Councils make case for Mildura rail upgrade


90,000 extra trucks will clog city roads if the Mildura to Melbourne rail line is not upgraded to standardise the track

More than 90,000 extra heavy vehicles will clog city roads if the crumbling Mildura to Melbourne rail line is not upgraded to standardise the track, according to a new report.

The Sunraysia Mallee Economic Development Board is warning of dire road safety, environmental and economic consequences that could result from the lack of a standardised rail line between Melbourne and Mildura.

The Victorian Government is spending $73 million to upgrade the line, but the Mildura Derailed report calls for the line to be standardised.

Rail transport for the freight that travels on the line would produce up to 70 percent less greenhouse emissions than heavy vehicle transport, according to the report, which it also claims accidents resulting from increased traffic could cost in excess of $2 million annually.

The report also predicts an annual cost of up to $100 million to Victoria’s economy should there be no effective and efficient rail freight service to Mildura.

In recent years, trains on many sections of the Melbourne-Mildura rail line have travelled at restricted speeds (as low as 20km/hr), while the closure of a major grain transport line in the Mallee near Ouyen in October last year has already added thousands of truck movements to Victorian roads according to the development board.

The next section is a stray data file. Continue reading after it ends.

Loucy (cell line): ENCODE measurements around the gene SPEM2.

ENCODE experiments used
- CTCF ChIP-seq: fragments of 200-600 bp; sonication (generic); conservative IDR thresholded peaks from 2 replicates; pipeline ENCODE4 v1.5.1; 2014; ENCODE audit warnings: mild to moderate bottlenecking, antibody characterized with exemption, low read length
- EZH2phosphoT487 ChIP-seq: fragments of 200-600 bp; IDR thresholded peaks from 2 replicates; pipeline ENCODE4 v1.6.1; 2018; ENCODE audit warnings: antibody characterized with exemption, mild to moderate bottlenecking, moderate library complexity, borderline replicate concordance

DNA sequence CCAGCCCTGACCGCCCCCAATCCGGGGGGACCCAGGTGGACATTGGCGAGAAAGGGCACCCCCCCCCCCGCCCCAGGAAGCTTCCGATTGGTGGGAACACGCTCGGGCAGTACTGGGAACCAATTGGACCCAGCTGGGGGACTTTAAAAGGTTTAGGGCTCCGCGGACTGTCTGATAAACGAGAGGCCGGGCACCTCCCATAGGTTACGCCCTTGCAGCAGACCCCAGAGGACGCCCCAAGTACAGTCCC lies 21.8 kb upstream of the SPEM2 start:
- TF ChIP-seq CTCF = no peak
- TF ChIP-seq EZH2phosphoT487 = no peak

The Mildura region is a major industrial and agricultural area that provides for major domestic and export markets. The region produces 95 percent of Australia’s dried vine fruit, 69 percent of table grapes, 55 percent of almonds, a third of all olives, 21 percent of Australia’s citrus and 23 percent of its wine grape crush.

Mineral sands mining is also growing rapidly in the area and the region has more than a million hectares dedicated to grain growing, producing more than 200,000 metric tones of grain annually.

Chair of the Alliance of Regional Councils for Rail Freight Development, Vernon Knight, says the report proves the rail line’s future as an issue of significance for metropolitan Melbourne and the whole of Victoria.

"With more than 91,000 extra heavy vehicles travelling to ports annually, the impact will be right outside the front doors of Melbournians," Knight says.

"While the Victorian Government has announced a very welcome upgrade that will help keep some freight on rail, going the extra mile and committing to standardisation would reap huge benefits for Victoria."

Chairman of the development board, John Irwin, says the report shows standardisation is an economically responsible step that will deliver significant reductions in greenhouse emissions.

"At a time when Australia is debating the setting of a national target to cut greenhouse emissions, surely it is time for the redevelopment of this important freight rail line to begin at standard gauge."

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